Interestingly, Harris is not just focused on debunking religious faith, though he makes his compelling arguments with verve and intellectual clarity. The End of Faith is also a bit of a philosophical Swiss Army knife. Once he has presented his arguments on why, in an age of Weapons of Mass Destruction, belief is now a hazard of great proportions, he focuses on proposing alternate approaches to the mysteries of life. Harris recognizes the truth of the human condition, that we fear death, and we often crave "something more" we cannot easily define, and which is not met by accumulating more material possessions. But by attempting to provide the cure for the ills it defines, the book bites off a bit more than it can comfortably chew in its modest page count (however the rich Bibliography provides more than enough background for an intrigued reader to follow up for months on any particular strand of the author' musings.)

Harris' heart is not as much in the latter chapters, though, but in presenting his main premise. Simply stated, any belief system that speaks with assurance about the hereafter has the potential to place far less value on the here and now. And thus the corollary -- when death is simply a door translating us from one existence to another, it loses its sting and finality. Harris pointedly asks us to consider that those who do not fear death for themselves, and who also revere ancient scriptures instructing them to mete it out generously to others, may soon have these weapons in their own hands. If thoughts along the same line haunt you, this is your book.

From Publishers Weekly
In this sometimes simplistic and misguided book, Harris calls for the end of religious faith in the modern world. Not only does such faith lack a rational base, he argues, but even the urge for religious toleration allows a too-easy acceptance of the motives of religious fundamentalists. Religious faith, according to Harris, requires its adherents to cling irrationally to mythic stories of ideal paradisiacal worlds (heaven and hell) that provide alternatives to their own everyday worlds. Moreover, innumerable acts of violence, he argues, can be attributed to a religious faith that clings uncritically to one set of dogmas or another. Very simply, religion is a form of terrorism for Harris. Predictably, he argues that a rational and scientific view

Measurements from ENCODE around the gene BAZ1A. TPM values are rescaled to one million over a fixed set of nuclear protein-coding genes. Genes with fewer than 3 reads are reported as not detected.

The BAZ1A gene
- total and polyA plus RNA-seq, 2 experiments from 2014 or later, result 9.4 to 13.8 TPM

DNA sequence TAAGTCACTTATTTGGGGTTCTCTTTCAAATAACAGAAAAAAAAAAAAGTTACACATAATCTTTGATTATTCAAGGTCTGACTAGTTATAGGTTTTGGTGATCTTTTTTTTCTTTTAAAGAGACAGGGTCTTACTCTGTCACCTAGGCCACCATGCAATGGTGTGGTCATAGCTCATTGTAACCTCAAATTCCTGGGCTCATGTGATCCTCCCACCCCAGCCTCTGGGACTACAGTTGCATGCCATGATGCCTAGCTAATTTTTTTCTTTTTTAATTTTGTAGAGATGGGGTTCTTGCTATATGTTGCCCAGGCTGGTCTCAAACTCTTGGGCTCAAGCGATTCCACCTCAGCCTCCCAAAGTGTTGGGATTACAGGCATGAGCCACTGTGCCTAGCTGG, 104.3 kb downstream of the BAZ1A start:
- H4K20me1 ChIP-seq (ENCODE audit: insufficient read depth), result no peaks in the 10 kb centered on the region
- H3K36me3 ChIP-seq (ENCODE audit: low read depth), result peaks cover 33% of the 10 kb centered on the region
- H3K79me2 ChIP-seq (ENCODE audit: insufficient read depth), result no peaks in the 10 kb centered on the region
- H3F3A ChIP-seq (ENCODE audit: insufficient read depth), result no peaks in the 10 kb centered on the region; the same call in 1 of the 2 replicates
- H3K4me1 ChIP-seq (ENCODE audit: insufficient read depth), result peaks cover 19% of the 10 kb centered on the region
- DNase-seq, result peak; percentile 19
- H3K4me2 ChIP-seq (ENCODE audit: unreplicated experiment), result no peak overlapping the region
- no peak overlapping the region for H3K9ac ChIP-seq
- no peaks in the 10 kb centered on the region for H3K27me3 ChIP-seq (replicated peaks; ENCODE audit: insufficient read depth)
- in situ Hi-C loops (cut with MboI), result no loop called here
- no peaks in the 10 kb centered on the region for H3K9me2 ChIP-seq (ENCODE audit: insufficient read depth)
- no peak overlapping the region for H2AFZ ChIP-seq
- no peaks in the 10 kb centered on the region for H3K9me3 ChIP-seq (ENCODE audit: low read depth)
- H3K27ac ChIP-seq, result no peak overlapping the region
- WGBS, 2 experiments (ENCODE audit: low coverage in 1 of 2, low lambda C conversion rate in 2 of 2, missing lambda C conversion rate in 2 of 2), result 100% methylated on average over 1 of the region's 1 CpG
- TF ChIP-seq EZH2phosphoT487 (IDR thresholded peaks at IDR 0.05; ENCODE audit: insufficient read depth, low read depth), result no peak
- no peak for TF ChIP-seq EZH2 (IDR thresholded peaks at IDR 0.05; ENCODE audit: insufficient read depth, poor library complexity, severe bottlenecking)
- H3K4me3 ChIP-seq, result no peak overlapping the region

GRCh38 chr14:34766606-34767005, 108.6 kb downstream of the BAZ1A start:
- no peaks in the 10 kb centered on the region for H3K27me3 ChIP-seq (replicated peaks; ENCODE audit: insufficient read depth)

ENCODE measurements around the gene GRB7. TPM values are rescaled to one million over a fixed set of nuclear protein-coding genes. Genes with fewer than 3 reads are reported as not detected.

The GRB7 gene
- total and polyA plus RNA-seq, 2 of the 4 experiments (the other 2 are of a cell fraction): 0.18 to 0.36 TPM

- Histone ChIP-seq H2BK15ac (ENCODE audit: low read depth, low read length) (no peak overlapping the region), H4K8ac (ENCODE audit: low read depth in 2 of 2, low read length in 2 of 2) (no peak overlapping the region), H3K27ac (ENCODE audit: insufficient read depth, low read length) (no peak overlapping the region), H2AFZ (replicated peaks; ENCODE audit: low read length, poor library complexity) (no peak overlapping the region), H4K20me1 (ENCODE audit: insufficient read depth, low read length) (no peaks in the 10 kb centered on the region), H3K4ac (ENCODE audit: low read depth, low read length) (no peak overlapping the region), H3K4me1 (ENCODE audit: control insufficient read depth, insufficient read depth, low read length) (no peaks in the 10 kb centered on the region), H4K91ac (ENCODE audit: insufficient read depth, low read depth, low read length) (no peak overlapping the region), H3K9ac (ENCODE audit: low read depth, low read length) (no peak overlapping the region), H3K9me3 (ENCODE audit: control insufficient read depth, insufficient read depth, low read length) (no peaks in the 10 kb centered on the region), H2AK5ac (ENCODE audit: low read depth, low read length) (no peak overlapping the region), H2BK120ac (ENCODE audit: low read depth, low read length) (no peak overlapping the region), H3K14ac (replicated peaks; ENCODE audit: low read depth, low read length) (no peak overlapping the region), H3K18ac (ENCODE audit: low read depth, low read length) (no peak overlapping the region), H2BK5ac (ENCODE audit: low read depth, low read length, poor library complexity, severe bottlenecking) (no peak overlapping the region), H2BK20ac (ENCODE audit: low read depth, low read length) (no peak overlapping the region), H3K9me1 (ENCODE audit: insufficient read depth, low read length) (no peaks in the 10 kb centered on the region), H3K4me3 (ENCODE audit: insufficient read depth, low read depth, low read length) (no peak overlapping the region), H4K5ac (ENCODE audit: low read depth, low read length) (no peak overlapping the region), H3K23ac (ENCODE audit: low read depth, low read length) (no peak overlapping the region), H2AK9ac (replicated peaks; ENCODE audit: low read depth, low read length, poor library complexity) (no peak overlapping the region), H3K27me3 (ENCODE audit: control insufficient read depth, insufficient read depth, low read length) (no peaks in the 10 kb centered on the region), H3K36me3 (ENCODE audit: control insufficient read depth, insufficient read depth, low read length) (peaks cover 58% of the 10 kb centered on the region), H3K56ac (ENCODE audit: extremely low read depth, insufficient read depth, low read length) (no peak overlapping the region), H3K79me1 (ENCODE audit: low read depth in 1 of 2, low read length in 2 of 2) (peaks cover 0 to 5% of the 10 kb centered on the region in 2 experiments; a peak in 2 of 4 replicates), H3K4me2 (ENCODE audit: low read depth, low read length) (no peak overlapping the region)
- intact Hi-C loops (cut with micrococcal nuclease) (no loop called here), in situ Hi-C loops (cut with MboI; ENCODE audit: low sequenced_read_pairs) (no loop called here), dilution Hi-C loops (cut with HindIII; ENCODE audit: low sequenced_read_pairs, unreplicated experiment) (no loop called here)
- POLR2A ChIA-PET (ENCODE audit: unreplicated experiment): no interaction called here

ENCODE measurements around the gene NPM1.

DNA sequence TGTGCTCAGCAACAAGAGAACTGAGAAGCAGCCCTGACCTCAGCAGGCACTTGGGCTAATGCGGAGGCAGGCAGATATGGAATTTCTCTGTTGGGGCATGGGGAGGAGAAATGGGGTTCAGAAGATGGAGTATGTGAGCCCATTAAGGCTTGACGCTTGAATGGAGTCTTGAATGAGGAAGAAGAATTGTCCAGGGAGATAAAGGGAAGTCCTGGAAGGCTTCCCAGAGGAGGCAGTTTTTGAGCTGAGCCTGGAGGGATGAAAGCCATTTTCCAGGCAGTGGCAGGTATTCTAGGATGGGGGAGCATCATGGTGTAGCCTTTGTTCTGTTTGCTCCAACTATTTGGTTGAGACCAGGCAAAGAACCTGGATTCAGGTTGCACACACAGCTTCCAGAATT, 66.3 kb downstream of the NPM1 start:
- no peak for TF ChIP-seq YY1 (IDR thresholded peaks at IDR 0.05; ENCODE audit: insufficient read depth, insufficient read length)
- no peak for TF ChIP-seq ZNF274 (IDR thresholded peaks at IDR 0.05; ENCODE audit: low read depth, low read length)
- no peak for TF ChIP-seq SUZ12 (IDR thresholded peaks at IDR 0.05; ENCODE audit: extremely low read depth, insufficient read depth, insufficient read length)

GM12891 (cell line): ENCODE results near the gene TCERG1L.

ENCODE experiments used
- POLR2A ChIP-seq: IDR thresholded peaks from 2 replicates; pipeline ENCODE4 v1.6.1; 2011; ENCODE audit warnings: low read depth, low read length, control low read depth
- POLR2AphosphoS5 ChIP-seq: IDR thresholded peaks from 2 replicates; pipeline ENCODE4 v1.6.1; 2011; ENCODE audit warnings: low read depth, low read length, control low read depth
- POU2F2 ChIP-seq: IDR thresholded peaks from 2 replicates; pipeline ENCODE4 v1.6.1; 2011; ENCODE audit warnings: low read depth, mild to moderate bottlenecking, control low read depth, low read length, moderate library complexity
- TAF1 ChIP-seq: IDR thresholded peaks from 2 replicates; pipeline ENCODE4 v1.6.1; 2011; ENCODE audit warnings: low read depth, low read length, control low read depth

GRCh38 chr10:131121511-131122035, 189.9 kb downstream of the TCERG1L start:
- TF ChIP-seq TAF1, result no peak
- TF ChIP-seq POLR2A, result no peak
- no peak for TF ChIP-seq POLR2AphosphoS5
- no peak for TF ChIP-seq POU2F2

Tue Mar 07, 2006 10:51 pm
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Post Re: Official Poll - 2nd Quarter 2006 NONFICTION book POLL!
friedman: 2 votes
harris: 1 vote

this was a tough one. i am torn between friedman and harris. friedman i think would make for better (and likely more civil) discussion, but i am really interested in the premise that organized religion in the modern age is doing more harm than good. unfortunately, harris' title is the end of "faith," which i interpert as implying harris will theorize reasons that faith in and of itself is bad, not just organized religion and its macro effects. even as an athiest, i have a hard time buying that faith is a terrible thing. connecting terrorists to faith as the title seems to imply is a dubious link if arguing against all faith. rather the concept that killing in the name of faith is the problem with terrorism, not a belief in and of itself. i feel i will both be in agreement and make several critical points with both titles, though i feel i will be more critical of freeman. the issues surrounding globalization get my buttons pressed, and i am neither ultra hippy liberal concerned about slave wages nor ultra neo-con free-market-only-when-it-serves-us, but rather somewhere in between with strong beliefs on both sides of the coin. i decided to give friendman two votes since it was not a book on my current reading list whereas i just bought harris and definitely was planning on reading it. i enjoy reading titles not normally found on my must read list.